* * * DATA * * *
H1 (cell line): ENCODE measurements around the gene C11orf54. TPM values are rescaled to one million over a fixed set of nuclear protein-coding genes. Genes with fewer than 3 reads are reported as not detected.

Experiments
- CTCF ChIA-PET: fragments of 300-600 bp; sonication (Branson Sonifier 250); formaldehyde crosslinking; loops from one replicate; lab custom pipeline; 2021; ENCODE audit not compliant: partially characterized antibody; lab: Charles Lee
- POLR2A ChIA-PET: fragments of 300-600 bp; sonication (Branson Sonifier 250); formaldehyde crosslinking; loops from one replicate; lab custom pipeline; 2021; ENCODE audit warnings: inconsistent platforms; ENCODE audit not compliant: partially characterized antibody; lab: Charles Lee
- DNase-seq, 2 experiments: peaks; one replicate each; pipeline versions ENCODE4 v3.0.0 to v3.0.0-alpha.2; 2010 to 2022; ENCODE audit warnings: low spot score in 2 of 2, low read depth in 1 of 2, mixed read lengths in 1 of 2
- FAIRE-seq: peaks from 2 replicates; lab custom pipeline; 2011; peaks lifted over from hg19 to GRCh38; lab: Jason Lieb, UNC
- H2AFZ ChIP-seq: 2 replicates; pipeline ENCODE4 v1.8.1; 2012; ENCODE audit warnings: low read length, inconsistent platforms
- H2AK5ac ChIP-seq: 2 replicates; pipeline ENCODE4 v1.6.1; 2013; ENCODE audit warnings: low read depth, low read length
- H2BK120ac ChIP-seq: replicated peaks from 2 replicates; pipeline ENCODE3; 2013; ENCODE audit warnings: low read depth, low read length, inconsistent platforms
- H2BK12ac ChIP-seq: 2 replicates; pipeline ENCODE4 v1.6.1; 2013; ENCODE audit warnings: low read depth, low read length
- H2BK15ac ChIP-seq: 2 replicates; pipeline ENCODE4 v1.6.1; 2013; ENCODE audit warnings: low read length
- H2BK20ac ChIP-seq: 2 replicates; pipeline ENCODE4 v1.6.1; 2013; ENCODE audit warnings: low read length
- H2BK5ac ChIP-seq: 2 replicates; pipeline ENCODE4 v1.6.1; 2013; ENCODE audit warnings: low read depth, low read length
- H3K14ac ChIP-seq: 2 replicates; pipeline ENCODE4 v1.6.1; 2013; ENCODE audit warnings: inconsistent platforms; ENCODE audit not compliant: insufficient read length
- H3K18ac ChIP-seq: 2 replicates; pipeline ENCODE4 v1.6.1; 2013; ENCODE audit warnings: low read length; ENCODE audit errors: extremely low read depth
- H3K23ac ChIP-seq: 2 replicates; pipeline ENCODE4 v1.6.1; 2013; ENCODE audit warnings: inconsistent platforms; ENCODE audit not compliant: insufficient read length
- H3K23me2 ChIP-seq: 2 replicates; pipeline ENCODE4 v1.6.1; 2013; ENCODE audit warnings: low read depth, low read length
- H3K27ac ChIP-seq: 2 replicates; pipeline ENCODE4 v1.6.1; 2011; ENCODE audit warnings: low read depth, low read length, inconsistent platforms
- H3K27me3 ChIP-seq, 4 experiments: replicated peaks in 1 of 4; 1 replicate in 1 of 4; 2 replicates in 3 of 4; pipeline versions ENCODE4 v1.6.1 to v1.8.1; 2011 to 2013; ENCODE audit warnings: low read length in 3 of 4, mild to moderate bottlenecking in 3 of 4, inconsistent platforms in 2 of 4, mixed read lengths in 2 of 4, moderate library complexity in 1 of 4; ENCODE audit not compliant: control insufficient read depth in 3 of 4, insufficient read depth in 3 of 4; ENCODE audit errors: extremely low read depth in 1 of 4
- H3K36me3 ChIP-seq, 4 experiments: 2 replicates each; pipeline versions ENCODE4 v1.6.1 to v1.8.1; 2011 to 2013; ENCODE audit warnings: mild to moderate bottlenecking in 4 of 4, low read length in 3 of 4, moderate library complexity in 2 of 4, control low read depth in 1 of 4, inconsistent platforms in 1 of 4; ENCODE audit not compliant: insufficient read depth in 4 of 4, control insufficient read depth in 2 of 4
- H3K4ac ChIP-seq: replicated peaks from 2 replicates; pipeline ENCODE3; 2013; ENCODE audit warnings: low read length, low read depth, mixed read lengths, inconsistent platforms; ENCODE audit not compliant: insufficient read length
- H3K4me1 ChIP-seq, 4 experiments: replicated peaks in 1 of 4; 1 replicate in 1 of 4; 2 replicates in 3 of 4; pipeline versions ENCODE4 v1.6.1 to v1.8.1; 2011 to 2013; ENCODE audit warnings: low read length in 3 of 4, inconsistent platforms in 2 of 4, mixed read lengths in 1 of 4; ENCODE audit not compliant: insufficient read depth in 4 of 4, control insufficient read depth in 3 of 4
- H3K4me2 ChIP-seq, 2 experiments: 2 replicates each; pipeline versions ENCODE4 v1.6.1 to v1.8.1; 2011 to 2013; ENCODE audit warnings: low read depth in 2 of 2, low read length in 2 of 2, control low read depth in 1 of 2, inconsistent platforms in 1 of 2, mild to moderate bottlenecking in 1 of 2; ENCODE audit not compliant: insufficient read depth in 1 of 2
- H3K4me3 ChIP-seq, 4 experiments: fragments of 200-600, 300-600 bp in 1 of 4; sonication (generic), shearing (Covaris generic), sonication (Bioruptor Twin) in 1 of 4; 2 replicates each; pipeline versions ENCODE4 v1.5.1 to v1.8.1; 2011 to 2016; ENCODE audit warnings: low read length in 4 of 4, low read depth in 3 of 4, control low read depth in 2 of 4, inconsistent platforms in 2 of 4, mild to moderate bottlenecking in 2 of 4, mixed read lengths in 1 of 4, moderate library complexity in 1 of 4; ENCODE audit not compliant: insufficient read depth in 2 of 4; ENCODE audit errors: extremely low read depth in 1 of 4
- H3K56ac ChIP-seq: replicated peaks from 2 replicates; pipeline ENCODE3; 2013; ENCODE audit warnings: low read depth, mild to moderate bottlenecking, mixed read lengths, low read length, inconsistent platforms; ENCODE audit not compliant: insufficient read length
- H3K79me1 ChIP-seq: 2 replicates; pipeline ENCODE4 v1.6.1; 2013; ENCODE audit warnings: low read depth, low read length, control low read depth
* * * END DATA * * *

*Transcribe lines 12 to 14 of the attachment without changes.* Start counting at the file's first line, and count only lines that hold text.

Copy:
- H2BK20ac ChIP-seq: 2 replicates; pipeline ENCODE4 v1.6.1; 2013; ENCODE audit warnings: low read length
- H2BK5ac ChIP-seq: 2 replicates; pipeline ENCODE4 v1.6.1; 2013; ENCODE audit warnings: low read depth, low read length
- H3K14ac ChIP-seq: 2 replicates; pipeline ENCODE4 v1.6.1; 2013; ENCODE audit warnings: inconsistent platforms; ENCODE audit not compliant: insufficient read length